By Baruchi Malewich
So we’re back from the break, we’ve all had a much needed vacation, and 2016 is finally over. However, it’s time to look down the barrel of the new year and try to work out what we have in store. A major trend recognized in 2016—and one that in all likelihood will, unfortunately, accompany us during 2017 as well—is the matter of ‘Post-Truth’. The Oxford English Dictionary defines Post-Truth as ‘Relating to or denoting circumstances in which objective facts are less influential in shaping public opinion than appeals to emotion and personal belief’ and recently hailed it as the ‘word of the year’ for 2016. And yet, Post-Truth has been around for decades, and we should probably notice it before we get all ‘the boy who cried wolf’ over it (my money’s riding on that being a trend during the year to come). And as a phenomenon that’s been around for so long—one that was utilized by both journalists and politicians, and by sectoral and mainstream movements alike—we can take comfort in the fact that much music has been written on and around it.
In 1977 Israeli rocker Rami Fortis released his debut album, ‘Plonter’ (Hebrew for ‘tangle’). While today there is very little doubt that the album—as well as Fortis himself—belong in the Israeli rock-n-roll hall of fame, the album was accepted with much critique and drove Fortis to move abroad where he made his break with new wave group Minimal Compact. The fact that the album received very little acclaim is not surprising however, as it is the first-ever Israeli punk album and as such it offers explicit criticism on modern culture. ‘April Fools’ is a unique track in that album, because it’s the only one sung in English, and lucky for us it deals with the tendency of news reporters for exaggeration and sensationalism. The second verse contains the lyrics: ‘Searching for the holy scoop // sensational disease // brainwash all the stupid mules // you think you are god’s gift’. The chorus also resents the journalists for ‘driving the truth for [their] door’. Another song on the same album, this one sung in Hebrew can be best translated to ‘get off my TV screen’ ('רד מעל מסך הטלוויזיה שלי') and protests the mass consumption of mainstream media.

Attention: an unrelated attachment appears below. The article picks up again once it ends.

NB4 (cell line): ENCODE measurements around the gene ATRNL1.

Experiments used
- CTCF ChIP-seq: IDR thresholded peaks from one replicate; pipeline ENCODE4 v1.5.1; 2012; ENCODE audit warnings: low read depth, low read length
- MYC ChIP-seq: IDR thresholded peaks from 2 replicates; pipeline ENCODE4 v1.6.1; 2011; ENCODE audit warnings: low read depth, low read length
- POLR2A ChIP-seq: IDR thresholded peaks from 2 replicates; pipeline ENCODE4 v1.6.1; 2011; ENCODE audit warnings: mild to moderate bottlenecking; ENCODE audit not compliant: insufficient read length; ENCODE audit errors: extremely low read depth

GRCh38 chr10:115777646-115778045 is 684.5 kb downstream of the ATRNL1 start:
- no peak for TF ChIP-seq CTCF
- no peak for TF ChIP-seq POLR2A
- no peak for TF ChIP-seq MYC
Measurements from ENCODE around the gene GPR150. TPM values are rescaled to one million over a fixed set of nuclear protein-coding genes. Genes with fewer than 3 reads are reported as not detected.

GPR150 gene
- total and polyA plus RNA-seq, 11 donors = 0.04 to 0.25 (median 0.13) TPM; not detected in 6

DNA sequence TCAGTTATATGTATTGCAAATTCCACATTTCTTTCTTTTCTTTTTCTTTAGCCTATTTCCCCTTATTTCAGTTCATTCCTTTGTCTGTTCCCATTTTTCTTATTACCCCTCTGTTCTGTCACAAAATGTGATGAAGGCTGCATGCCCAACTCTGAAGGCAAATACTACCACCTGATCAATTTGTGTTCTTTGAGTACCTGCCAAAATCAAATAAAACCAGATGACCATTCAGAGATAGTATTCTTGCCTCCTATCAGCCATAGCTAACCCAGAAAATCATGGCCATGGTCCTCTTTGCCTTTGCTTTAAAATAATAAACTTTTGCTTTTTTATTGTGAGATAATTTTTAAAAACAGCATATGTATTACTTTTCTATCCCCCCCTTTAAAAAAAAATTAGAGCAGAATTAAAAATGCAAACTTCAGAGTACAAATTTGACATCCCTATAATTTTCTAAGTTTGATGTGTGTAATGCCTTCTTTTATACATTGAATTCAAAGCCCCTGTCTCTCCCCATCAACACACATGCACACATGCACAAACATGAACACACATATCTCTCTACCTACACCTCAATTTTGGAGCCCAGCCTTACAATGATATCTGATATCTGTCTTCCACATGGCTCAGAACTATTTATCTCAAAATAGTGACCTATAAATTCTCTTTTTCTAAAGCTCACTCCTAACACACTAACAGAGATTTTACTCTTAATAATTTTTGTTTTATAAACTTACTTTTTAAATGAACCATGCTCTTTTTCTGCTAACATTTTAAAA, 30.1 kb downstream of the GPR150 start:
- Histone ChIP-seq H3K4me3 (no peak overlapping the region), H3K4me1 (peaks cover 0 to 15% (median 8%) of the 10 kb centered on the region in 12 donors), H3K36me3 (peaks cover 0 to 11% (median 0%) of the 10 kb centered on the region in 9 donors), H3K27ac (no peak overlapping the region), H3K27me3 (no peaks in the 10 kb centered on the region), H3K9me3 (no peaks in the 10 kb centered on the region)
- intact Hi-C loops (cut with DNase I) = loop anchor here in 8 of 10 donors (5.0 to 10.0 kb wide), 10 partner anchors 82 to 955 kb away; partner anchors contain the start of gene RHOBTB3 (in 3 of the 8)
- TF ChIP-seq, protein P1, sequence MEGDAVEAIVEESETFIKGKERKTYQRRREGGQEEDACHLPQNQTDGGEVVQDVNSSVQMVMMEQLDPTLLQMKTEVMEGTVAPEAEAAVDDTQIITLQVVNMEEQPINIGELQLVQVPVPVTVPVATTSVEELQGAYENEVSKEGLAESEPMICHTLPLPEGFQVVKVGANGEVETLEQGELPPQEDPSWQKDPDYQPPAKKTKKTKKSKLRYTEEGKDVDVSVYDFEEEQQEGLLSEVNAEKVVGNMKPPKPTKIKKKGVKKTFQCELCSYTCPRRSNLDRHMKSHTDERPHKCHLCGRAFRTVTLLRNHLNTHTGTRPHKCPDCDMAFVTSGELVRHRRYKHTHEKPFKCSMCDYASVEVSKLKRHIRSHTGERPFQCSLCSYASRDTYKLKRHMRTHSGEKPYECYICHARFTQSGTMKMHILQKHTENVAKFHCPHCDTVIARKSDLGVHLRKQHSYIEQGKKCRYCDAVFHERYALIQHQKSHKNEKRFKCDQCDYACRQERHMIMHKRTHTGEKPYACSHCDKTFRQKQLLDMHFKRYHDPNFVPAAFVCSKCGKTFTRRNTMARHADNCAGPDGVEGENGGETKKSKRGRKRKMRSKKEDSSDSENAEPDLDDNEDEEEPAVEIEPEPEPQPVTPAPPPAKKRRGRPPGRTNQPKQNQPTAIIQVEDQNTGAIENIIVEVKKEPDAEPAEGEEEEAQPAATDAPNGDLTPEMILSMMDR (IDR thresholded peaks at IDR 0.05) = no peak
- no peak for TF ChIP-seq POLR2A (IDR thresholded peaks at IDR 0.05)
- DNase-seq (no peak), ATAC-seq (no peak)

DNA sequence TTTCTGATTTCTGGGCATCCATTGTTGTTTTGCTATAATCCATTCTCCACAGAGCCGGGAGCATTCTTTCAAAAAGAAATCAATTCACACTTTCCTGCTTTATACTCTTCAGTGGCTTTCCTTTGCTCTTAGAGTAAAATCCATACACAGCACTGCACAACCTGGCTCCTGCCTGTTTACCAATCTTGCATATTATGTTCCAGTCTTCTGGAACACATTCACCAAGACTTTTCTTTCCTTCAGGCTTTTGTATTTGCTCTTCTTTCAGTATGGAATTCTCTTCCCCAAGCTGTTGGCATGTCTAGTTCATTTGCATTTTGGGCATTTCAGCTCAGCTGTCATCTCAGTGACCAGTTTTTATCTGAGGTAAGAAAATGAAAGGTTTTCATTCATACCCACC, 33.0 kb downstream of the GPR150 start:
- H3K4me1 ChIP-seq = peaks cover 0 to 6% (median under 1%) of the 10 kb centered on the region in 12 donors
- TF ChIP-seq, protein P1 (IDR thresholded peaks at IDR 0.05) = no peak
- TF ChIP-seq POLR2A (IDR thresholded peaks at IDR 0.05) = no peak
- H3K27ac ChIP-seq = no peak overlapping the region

Thick as a Brick is, probably, the magnum opus of Jethro Tull. The British progressive rock outfit has made many tremendous musical pieces, but this piece from 1972 is just a single song, 44 minutes long, that is a mass of social criticism. While Ian Anderson made sure to write an extremely sharp and painful critique (though one heavily masked by metaphors and allegories), the cover of the album included a post-truth nugget of its own. Simply put, the entire cover—which presented a front page of a small-town English newspaper—was a spoof. The front-page article claimed that the lyrics for Thick as a Brick were originally written by an 8-year old named Gerald Bostock for a poetry contest. The song granted Bostock the prize, but it was later revoked because many found the poem to be too offensive. In printing this article on each record sleeve, Jethro Tull not only criticized English culture and English media, but also created a post-truth tale themselves.
Allegedly a cheery anthem, listening too much to ‘Panic’ can lead one to cheerfully and childishly sing ‘hang the DJ, hang the DJ’ over and over again. What sounds like a critique of music and the choice of music on radio stations, can actually be expanded to be a general critique of media and politics. Morrissey describes how panic is gripping the UK as a whole, describing how one feels hopeless looking for safety and stability. Eventually, he reaches the conclusion: ‘Burn down the disco // hang the blessed DJ // because the music they constantly play // says nothing to me about my life’. Obviously, we could take the explicit meaning and think that by DJ he means either a club DJ or a radio DJ, but what if it’s a general complaint against whoever ‘selects the tunes’, so to say? In that case, it’s a very broad critique against the British Government, the BBC and the media.
Ok, honestly, this song is only here because of its title. Well, that and because I reallllly love it. Like, really. Except for being an absolutely MASSIVE tune, the title also reminds us that not only the politicians and reporters are to blame for phenomena which revolve around post-truth. It’s also the public who is so inclined to believe and to swallow-up whatever sensationalist story it’s being served. Conspiracy theories—for example—are fun, because they make us feel like everything is under someone’s control, whereas reality is actually much more complex. If we are to battle this era of post-truth, we need not shy away from such complexities and be careful of theories that seem too good (read: simple) to be true.
I mean, this basically says it all, doesn’t it? Just listen to it with the lyrics, I think it’s pretty much straightforward J Amd just remember, the truth is out there. Or is it..?
Baruchi Malewich is an Israeli expatriate currently residing in the UK. He completed his BA is Government and Diplomacy from the Interdisciplinary Center (IDC) Herzliya and his MPhil in International Relations from the University of Cambridge. He was a DJ in the student radio of both schools, and is an avid music fan. He is currently working on PhD applications and on an online publication devoted to researching the role of theory in the